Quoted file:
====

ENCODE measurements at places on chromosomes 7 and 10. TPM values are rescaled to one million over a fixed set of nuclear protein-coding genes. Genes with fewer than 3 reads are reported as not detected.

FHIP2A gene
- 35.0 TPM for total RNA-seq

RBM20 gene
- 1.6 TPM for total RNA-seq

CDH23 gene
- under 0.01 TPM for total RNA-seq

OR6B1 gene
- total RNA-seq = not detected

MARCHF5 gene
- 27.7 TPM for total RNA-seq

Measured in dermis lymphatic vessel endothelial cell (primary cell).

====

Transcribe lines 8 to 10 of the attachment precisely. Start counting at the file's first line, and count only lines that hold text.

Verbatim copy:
OR6B1 gene
- total RNA-seq = not detected

MARCHF5 gene